◎ Unless Xi resolves factional politics at home, China and the U.S. will find it very hard to get a trade deal.
After meeting with Chinese leader Xi Jinping at the G20 summit in Osaka, United States President Donald Trump announced that both sides agreed to resume trade negotiations.
For Xi, getting the trade talks restarted might be the sole “victory” from his discussions with Trump:
- While Trump said that he would not be adding on to existing tariffs on China, this was only “at least for the time being”;
- Trump said that he would allow U.S. companies to sell equipment to Huawei, but “where there is no great national emergency problem with it.” In an interview with Fox News on June 30, White House economic advisor Larry Kudlow said that Huawei would remain on the U.S. entity list and that the U.S. Commerce Department may grant “some temporary additional licenses” to U.S. companies to allow them to sell to Huawei. “This is not a general amnesty,” he said;
- Trump said that he and Xi did not discuss the fate of detained Huawei CFO Meng Wanzhou;
- Trump said that he and Xi agreed to leave “Huawei toward the end” of the trade discussions;
- Trump said that “China is going to be buying a tremendous amount of food and agricultural product” from the United States. On June 28, China purchased 544,000 tonnes of American soybeans worth nearly $200 million.
- According to the Chinese government’s white paper on Sino-U.S. trade talks published on June 2, “one prerequisite for a trade deal is that the U.S. should remove all additional tariffs imposed on Chinese exports and China’s purchase of U.S. goods should be realistic while ensuring that a proper balance in the text of the agreement is achieved to serve the common interests of both sides.” While the final deal might address the issues raised in the white paper, Xi and Trump have agreed to continue trade negotiations despite the U.S. not removing additional tariffs, China committing to make “tremendous amount of food and agricultural product” purchases from the U.S., and with the Trump administration not backing down from its demand that China completely opens its markets and makes other regime-threatening structural reforms.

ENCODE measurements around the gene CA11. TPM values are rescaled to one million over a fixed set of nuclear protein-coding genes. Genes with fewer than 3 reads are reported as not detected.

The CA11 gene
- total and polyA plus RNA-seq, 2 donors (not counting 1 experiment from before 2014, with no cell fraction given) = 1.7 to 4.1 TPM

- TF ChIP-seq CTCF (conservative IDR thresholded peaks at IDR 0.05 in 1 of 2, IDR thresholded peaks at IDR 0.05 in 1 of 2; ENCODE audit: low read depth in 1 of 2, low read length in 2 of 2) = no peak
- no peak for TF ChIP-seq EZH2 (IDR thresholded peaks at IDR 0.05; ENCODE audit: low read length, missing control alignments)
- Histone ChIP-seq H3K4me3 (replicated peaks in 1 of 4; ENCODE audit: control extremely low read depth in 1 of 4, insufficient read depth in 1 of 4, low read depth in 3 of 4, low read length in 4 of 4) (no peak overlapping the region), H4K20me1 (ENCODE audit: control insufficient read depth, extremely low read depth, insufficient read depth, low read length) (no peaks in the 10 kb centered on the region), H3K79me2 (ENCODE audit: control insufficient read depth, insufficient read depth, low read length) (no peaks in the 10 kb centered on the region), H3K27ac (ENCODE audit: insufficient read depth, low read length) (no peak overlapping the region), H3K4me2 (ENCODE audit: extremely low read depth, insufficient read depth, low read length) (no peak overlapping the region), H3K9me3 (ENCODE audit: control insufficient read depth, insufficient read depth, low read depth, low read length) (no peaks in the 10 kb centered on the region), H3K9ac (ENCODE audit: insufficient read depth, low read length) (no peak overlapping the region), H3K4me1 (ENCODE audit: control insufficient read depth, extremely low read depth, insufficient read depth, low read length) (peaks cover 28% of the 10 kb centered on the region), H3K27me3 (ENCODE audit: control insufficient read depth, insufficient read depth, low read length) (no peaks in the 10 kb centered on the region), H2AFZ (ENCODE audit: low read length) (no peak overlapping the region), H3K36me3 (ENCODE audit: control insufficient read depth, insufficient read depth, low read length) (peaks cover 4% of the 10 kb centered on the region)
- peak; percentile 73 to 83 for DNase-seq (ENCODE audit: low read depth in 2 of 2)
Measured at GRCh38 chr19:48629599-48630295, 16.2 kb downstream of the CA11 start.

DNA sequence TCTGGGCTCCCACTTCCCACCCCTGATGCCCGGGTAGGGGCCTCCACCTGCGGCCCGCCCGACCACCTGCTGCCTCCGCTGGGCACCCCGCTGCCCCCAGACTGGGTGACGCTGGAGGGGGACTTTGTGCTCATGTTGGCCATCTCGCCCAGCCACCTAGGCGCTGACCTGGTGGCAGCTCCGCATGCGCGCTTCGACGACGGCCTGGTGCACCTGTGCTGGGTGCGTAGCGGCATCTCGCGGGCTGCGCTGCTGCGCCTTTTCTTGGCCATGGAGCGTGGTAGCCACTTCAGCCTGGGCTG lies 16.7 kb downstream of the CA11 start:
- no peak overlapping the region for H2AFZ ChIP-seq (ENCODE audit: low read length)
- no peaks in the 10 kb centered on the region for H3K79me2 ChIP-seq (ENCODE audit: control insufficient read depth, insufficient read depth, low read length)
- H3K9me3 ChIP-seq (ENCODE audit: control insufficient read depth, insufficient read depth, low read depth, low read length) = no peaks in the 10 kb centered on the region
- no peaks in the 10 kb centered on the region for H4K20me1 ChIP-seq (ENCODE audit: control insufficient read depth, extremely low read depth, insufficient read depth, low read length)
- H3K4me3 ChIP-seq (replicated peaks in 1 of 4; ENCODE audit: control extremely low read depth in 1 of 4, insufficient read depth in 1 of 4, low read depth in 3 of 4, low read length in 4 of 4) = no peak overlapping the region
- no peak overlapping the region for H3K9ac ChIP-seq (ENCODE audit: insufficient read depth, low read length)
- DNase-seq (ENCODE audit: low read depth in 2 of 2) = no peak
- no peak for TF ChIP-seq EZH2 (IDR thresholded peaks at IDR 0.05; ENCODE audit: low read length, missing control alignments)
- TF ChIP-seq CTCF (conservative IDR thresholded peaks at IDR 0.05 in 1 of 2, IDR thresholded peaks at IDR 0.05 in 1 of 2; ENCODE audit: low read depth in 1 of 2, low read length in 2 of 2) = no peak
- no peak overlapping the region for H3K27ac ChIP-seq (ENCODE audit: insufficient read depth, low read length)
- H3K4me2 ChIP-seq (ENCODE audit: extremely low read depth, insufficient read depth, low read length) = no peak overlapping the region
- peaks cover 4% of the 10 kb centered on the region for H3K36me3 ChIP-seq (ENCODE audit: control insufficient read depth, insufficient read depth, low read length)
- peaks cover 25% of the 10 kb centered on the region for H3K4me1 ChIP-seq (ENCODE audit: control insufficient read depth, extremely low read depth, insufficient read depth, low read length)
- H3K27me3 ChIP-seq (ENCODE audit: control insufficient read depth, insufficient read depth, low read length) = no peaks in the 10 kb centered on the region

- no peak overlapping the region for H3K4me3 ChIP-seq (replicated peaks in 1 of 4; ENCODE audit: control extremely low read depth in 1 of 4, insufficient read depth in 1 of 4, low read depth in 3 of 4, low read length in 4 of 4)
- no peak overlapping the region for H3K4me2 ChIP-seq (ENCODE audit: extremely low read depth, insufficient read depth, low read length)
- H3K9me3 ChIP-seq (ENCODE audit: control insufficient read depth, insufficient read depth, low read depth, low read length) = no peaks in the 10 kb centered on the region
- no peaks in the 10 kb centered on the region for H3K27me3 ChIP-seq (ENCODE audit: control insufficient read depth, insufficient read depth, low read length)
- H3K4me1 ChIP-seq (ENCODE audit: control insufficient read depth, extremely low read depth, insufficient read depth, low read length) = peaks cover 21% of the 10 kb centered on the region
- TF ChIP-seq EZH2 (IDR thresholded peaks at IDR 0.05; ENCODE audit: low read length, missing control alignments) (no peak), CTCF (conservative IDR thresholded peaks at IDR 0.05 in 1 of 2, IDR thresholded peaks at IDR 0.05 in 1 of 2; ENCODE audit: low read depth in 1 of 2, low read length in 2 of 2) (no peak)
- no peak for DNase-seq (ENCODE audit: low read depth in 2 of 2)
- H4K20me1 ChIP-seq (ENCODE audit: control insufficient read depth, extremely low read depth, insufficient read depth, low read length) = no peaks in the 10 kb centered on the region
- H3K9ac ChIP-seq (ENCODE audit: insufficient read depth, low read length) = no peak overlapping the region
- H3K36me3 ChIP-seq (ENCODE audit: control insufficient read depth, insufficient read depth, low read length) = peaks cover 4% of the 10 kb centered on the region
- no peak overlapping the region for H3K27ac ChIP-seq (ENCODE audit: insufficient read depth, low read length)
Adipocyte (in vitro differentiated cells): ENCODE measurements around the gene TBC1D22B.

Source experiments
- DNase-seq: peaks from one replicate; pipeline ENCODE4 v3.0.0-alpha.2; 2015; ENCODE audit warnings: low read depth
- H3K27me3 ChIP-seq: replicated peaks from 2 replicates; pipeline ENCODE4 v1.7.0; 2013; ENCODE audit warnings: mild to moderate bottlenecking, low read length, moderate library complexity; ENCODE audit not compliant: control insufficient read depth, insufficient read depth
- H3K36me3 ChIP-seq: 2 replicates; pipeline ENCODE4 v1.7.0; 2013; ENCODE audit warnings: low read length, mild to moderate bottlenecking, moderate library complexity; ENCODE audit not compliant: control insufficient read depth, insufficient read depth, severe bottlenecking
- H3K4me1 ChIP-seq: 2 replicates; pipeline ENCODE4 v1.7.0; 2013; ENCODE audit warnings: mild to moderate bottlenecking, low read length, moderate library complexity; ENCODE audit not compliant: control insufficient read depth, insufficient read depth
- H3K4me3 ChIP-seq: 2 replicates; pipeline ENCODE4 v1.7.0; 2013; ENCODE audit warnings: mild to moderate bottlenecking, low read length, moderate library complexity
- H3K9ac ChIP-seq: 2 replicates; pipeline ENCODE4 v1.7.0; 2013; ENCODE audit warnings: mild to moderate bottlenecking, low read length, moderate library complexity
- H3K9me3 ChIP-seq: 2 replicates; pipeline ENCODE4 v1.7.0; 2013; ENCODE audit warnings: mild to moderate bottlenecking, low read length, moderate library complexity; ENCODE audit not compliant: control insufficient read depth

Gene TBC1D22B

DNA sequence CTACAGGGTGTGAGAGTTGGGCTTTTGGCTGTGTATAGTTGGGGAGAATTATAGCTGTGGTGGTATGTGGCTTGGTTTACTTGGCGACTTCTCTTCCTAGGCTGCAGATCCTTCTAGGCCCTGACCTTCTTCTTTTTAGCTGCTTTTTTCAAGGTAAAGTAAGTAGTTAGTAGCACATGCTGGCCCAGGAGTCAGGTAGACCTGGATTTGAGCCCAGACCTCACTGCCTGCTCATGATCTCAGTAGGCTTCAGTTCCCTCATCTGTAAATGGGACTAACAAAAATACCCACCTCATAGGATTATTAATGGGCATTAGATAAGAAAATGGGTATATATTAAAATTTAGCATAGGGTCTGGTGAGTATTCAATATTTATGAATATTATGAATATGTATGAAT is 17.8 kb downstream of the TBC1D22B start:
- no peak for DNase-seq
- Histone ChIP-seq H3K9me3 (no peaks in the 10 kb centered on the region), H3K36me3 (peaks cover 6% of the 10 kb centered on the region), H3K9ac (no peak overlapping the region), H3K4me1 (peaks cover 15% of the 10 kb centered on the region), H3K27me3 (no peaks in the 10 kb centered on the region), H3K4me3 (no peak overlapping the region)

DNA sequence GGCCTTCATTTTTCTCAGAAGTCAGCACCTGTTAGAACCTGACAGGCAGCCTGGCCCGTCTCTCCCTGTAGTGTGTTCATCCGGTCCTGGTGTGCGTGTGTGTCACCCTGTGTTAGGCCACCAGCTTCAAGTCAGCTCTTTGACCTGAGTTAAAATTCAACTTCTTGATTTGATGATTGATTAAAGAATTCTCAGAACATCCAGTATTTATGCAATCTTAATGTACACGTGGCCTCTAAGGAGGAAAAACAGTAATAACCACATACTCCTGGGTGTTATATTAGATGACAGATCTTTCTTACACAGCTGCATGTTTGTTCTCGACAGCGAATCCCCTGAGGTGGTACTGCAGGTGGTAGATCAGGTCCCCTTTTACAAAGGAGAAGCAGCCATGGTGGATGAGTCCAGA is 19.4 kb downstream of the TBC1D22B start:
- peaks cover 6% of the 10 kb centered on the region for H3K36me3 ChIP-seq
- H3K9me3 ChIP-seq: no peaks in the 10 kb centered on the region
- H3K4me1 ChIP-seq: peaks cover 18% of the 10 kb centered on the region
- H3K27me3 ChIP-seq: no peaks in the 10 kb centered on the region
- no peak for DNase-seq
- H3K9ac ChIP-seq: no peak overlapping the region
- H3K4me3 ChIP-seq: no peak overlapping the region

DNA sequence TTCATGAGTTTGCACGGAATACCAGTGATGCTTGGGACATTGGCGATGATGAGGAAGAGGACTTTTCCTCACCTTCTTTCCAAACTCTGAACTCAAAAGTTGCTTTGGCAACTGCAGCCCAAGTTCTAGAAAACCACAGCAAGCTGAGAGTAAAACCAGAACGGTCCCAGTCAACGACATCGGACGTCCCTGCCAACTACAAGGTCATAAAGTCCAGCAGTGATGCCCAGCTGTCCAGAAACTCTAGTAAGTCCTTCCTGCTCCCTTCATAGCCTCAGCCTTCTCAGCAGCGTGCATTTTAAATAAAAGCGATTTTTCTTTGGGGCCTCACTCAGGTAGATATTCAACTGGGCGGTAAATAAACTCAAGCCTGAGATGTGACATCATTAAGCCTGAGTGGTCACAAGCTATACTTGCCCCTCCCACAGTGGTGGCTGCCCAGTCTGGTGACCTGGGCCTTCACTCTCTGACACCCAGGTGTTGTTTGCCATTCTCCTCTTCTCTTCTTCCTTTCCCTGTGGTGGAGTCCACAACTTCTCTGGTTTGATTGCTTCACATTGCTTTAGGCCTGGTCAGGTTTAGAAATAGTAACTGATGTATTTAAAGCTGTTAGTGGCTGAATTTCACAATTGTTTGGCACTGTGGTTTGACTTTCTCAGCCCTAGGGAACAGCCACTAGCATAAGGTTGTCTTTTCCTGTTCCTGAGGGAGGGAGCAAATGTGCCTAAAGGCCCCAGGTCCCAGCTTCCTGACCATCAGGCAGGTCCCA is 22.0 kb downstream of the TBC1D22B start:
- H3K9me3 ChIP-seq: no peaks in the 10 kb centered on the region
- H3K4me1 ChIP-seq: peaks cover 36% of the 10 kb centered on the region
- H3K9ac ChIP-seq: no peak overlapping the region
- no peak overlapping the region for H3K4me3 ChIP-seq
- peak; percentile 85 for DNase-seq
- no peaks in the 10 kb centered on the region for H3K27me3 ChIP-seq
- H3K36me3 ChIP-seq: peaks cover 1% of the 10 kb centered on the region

During the period in which trade talks were suspended (early May to late June), the Chinese regime also sustained serious losses:
- On May 10, U.S. tariff rates on $200 billion worth of Chinese goods were increased from 10 percent to 25 percent;
- On May 15, Huawei and its 70 foreign subsidiaries and affiliates were added to the U.S. entity list;
- On June 21, five Chinese supercomputing organizations were placed on the U.S. entity list;
- China’s stock markets plummeted. From the last trading day before Trump threatened to imposed additional tariffs on all Chinese exports (April 30) to the trading day when he and Xi spoke on the phone (June 18), the Shanghai and Shenzhen stock exchanges evaporated a total of 3.7 trillion yuan ($538.831 billion). In the same period, the Shanghai exchange was down 6.51 percent while the Shenzhen exchange was down 9.88 percent;
Foreign capital, companies, and supply chains continued to pull out of China. In particular, big retail companies Carrefour and Takashimaya announced that were exiting the mainland in the last week of June.
It is clear from the above that Xi Jinping emerged a big loser from the Trump-Xi G20 summit.